Why the NBA Finals Won’t Make It To A Game 6

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Game 2 of the 2016 NBA Finals was competitive for the first 24 minutes. The Golden State Warriors had just wrapped up a productive second quarter, but only led 52-44 at the intermission.

Then the Warriors decided that they wanted this win to be easy. They jogged, nonchalantly, out of the tunnel of Oracle Arena, and threw the Cleveland Cavaliers into a fog of misery that had Clevelanders yearning for Indians baseball by the time the final buzzer sounded.

It was a thorough demolition Sunday night as the Warriors took a 2-0 lead in the best-of-seven series with a 110-77 thrashing of the Cavs. I’ll be the first to admit that the Cavaliers put out a great team this year. The Big 3 of James, Love, and Irving has propelled them to the pinnacle of the NBA season. But even they can’t get past this Warrior team.

The Cavs head home now for two straight at QuickenLoans Arena, hoping that the cheers of the hometown faithful will lift them to two victories, thus evening the series.

One victory? Maybe. Two victories? Hell, no.

It would have been a great story from a sentimental standpoint. LeBron James, the hometown hero, the kid from Akron, was finally going to get the city of Cleveland the ring they’ve been waiting on since Jim Brown and the Browns fought their way to the NFL championship in 1964. Sure, he might have hopped town six years ago and won two rings with the Miami Heat. But all had been forgiven. This was the year it was all going to happen.

Not to be.

The Warriors are superior to the Cavaliers, any way you slice it. Just check out the box score from Game 2. If you don’t agree, perhaps LeBron James’ words will resonate with you:

“They just beat us…we didn’t win anything. At no point in the game did we win anything.” (from official NBA postgame press conference)

The Dubs made everything tonight. Draymond Green reminded us that he’s still capable of shooting the lights out, putting up 28 points to lead all scorers. Steph Curry and Klay Thompson still didn’t play their best games offensively, scoring 18 and 17 points respectively.

All the pre-series banter had fans believing that the Cavs were the better rebounding team. Not exactly, at least not this evening. Golden State outrebounded Cleveland 46-34 (Steph Curry led his team with 9!).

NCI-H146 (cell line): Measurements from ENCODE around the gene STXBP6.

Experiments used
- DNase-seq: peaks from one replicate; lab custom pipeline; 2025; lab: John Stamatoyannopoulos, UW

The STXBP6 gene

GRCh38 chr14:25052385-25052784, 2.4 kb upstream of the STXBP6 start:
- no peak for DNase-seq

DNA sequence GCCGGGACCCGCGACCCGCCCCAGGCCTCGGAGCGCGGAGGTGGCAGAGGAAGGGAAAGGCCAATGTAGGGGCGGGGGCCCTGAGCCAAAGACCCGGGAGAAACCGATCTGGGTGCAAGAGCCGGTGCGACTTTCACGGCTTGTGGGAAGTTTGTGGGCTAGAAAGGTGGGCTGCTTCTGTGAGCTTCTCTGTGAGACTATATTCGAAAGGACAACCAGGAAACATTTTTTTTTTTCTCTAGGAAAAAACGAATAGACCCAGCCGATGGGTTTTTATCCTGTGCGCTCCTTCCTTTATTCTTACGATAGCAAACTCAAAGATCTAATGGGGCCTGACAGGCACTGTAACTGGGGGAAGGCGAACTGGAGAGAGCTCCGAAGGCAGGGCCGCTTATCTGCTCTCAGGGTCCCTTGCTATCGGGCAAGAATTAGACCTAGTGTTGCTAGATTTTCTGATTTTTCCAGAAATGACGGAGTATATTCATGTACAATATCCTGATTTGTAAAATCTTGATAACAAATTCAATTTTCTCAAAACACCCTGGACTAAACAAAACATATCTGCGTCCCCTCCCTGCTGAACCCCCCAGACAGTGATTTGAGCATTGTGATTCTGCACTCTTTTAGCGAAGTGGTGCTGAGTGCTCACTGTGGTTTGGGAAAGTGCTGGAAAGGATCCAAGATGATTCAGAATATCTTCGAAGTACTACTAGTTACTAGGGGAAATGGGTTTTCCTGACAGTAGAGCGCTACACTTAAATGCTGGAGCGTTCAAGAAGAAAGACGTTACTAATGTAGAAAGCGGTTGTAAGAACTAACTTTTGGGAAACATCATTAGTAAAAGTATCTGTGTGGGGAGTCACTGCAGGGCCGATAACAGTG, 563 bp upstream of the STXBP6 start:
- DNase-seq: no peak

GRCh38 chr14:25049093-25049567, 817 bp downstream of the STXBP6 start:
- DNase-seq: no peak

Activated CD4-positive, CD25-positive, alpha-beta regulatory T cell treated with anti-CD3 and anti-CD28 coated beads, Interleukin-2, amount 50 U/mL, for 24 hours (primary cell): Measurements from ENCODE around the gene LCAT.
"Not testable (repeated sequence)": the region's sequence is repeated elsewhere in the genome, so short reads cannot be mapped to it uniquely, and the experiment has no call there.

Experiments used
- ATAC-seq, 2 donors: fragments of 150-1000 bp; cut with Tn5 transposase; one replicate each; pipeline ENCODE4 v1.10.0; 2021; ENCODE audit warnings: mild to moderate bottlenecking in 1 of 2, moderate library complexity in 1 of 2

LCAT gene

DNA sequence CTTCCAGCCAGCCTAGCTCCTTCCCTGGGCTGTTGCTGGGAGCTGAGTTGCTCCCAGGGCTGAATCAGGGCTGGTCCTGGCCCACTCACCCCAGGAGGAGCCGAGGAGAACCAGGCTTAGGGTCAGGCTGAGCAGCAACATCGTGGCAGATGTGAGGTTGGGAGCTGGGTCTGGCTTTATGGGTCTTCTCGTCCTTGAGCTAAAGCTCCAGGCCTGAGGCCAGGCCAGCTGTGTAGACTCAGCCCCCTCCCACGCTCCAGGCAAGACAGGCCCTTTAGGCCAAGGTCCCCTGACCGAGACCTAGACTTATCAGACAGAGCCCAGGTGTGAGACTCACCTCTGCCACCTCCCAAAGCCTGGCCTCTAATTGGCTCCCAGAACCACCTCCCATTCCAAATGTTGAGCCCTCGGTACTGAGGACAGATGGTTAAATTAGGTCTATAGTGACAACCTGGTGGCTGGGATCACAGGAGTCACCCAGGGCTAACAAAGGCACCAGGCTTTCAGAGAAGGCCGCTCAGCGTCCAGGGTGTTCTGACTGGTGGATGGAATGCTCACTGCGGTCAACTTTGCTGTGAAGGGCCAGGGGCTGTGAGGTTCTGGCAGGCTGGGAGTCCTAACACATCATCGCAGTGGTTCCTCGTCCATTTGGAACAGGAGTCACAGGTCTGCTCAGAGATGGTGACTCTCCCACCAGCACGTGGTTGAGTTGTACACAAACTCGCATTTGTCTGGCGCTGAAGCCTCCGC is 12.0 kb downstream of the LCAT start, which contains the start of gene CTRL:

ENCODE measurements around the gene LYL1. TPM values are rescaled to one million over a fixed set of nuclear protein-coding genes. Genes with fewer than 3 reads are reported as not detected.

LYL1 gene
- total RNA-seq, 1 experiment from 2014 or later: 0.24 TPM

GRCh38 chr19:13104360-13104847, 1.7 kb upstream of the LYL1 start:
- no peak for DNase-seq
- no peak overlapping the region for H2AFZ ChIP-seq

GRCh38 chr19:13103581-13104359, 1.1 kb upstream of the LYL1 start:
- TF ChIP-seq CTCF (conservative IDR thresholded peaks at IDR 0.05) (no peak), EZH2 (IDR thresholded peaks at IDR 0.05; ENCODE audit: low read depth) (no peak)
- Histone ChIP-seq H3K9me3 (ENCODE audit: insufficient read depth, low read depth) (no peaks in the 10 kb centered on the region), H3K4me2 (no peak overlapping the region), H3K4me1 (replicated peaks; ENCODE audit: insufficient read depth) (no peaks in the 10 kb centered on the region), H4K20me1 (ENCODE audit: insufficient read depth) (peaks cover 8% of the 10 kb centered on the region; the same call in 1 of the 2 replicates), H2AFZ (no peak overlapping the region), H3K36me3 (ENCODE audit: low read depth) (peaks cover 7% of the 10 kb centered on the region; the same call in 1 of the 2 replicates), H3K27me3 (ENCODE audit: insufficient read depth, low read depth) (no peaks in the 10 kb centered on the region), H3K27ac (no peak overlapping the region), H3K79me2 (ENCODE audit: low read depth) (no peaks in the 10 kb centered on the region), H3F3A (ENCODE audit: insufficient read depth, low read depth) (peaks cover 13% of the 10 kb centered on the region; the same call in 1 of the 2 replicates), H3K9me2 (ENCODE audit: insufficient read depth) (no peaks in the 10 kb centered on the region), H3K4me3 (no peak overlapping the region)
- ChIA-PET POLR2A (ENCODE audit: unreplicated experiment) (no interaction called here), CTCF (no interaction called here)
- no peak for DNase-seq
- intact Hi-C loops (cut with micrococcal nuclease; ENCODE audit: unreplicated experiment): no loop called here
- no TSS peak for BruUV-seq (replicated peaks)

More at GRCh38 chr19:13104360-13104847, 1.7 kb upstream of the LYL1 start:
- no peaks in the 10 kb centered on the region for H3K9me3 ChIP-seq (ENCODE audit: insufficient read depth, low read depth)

On the other side of the court, it was just ugly. James piled up seven turnovers. Kyrie Irving and Kevin Love combined for 15 points, one assist, and six rebounds. And the biggest reason for that? Love left the game before halftime after getting hacked in the back of the head by Harrison Barnes. He’s on NBA concussion protocol as I write, and must pass the test before Game 3 on Wednesday night.

After just 48 minutes of basketball, I began to think differently about this Cavalier team. Was firing David Blatt really necessary? Was it detrimental to the team’s forward direction?

Of course, fixating on the past won’t get you anywhere, so let’s take a look at the present. Here and now. The Cleveland Cavaliers are bruised, battered, and down and out. Their 2-0 deficit will become an insurmountable 3-0 hole by the time all is said and done on Wednesday night.

Again, it’s a hell of a team in Cleveland. They’ll be back in the conversation next year, and likely for several years after. They’ll finally figure out a way to end the Cleveland sports drought that has carried on longer than the Cavaliers franchise. But this Warrior team didn’t go 73-9 because all the bounces just happened to go their way. They’re better than any team in the NBA, and right now, they’re better than the Cleveland Cavaliers in every facet of the game.

Posted by JMac

I'm a sophomore at Marist College. I grew up in Newton, Massachusetts, and I've essentially immersed myself in the Boston sports culture at this point. Let me be clear--the 617 is a G.O.A.T. farm. #idealgaslaw

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